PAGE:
By the Coalition to Support Grieving Students

Children’s Grief Awareness Day is held each year on the third Thursday in November. In 2023, it will be marked on November 16. The day reminds us that childhood bereavement is all too common. In the United States, 1 in 12 children will lose a parent or sibling by the time they reach 18 years of age (CBEM). Almost all children—about 90%—will experience the death of a close family member or friend.

2023 has been another challenging year because of the continuing impact of the deaths during the COVID-19 pandemic. The nation has experienced excess deaths from other causes as well.

Despite these sobering facts, grieving children are vastly overlooked both in society at large and in schools. Schools have a critical role to play in the grief journeys of children who have lost a loved one. Educators’ and classmates’ responses to a student’s grief can either serve as a source of support and stability during a difficult time, or as an additional hurdle to overcome.

Moreover, grief can have a serious impact on learning for school-age children. Bereavement can lead to decreased academic performance, social withdrawal, and behavioral problems.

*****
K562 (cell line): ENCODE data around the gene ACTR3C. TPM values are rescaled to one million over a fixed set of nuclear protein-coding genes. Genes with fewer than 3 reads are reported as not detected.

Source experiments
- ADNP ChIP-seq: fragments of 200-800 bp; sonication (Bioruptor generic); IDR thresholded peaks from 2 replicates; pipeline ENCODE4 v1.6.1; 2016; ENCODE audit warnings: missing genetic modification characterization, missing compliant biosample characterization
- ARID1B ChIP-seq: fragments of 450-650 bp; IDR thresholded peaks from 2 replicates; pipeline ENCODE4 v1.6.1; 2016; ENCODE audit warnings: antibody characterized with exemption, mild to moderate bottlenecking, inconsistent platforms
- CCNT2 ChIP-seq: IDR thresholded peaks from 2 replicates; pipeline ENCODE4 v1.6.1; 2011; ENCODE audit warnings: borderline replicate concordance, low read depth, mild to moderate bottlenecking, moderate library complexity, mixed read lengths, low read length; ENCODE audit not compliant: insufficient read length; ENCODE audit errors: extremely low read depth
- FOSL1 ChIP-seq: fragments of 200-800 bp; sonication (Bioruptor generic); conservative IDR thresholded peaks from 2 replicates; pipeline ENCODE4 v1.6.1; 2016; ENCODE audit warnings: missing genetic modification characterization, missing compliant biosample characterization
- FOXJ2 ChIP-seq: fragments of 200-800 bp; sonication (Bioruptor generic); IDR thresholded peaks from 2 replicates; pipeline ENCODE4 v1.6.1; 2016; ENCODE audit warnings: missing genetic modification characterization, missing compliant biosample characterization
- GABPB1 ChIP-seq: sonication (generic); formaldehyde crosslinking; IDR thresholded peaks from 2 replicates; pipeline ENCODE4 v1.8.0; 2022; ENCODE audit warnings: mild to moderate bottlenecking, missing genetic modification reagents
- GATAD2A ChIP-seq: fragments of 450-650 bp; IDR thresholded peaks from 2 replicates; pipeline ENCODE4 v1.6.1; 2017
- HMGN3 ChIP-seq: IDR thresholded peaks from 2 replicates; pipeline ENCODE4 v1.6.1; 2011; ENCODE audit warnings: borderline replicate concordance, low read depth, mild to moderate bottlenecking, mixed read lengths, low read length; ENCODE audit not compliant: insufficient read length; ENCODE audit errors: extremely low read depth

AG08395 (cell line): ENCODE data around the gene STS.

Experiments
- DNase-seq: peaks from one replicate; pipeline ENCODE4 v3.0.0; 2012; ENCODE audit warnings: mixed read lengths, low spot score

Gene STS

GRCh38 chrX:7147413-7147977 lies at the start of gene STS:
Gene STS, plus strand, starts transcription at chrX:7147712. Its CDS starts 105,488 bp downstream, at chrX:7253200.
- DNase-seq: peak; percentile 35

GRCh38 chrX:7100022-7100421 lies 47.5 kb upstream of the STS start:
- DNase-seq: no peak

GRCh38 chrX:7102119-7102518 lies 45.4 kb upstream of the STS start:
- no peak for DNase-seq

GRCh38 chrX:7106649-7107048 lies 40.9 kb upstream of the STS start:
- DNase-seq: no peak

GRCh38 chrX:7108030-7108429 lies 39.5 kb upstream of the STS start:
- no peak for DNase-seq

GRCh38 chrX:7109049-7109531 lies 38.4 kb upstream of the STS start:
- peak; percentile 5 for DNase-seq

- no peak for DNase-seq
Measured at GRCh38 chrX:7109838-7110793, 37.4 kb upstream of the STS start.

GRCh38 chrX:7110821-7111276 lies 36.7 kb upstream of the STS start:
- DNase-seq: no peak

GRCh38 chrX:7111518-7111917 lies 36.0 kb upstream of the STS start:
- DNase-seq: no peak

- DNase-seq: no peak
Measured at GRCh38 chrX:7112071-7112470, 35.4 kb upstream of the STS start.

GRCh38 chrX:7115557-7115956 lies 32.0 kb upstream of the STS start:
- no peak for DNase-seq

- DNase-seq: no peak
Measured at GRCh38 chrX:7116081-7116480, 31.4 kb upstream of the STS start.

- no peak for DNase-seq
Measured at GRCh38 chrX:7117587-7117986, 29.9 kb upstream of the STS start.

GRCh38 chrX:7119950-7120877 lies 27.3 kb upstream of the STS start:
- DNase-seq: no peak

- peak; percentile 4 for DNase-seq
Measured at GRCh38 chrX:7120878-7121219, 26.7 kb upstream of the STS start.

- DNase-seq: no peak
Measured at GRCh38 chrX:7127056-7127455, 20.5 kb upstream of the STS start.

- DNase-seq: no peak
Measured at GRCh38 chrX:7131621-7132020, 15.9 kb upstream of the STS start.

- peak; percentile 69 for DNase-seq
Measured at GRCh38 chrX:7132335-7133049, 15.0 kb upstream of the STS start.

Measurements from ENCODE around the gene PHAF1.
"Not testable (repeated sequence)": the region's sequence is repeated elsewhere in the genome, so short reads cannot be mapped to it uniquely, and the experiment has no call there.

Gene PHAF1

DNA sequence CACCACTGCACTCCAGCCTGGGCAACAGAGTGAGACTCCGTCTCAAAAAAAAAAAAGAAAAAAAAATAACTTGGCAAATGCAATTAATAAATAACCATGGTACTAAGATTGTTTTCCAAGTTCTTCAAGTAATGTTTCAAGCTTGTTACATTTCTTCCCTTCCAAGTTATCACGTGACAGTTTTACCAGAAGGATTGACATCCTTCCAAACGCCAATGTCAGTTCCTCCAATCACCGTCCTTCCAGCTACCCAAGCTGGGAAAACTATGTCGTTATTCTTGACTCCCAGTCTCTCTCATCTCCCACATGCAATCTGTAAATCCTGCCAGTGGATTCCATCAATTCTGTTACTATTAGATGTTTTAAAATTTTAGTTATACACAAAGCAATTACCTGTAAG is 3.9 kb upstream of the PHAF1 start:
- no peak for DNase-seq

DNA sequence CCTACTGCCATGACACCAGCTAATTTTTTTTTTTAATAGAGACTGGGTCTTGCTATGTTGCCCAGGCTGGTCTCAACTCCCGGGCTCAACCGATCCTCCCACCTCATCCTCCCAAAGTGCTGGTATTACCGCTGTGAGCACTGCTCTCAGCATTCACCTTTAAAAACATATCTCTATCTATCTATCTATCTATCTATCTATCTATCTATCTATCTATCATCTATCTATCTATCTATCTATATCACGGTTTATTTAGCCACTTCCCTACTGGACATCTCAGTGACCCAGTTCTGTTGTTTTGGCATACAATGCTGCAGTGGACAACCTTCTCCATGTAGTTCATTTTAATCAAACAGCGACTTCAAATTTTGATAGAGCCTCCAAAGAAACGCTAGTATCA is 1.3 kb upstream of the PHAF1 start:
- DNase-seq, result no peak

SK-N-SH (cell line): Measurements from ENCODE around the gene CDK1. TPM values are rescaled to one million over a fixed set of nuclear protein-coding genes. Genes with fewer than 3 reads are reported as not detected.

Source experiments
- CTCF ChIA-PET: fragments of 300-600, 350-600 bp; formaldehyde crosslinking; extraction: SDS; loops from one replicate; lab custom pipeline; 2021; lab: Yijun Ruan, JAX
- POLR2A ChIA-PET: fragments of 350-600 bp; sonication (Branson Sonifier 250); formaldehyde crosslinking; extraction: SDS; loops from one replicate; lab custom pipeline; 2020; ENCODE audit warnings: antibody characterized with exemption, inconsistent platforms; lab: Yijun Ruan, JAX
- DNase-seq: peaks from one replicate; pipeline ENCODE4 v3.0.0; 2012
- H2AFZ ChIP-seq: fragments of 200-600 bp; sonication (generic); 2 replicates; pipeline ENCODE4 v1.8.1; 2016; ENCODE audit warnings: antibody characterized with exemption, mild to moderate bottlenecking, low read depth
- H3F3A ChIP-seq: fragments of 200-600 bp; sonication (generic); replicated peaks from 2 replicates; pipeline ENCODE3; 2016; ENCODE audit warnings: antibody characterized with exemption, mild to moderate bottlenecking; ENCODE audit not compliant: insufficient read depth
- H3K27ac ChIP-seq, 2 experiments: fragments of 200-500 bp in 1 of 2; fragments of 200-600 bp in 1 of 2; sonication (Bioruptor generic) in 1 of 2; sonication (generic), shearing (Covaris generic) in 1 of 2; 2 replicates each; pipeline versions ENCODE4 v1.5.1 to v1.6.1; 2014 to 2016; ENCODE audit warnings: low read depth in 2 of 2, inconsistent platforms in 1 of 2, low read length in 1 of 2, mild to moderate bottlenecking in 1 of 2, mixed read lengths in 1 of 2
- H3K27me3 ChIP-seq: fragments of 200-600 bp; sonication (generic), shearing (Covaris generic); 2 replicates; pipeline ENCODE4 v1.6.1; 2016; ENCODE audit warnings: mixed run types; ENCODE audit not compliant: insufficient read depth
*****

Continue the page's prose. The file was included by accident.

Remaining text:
Educators have an enormous opportunity to improve outcomes for students by demonstrating an awareness of grief experiences and offering support. Talking with grieving students about their loss helps them cope.

Increasing all students’ awareness of the impact of loss can also help those who are grieving. Peers who don’t know what to say or do may isolate or tease a grieving classmate after a death. This can worsen the isolation grieving students already feel. When educators equip all students with the skills to support a peer, they help create an environment that is beneficial for the entire school.

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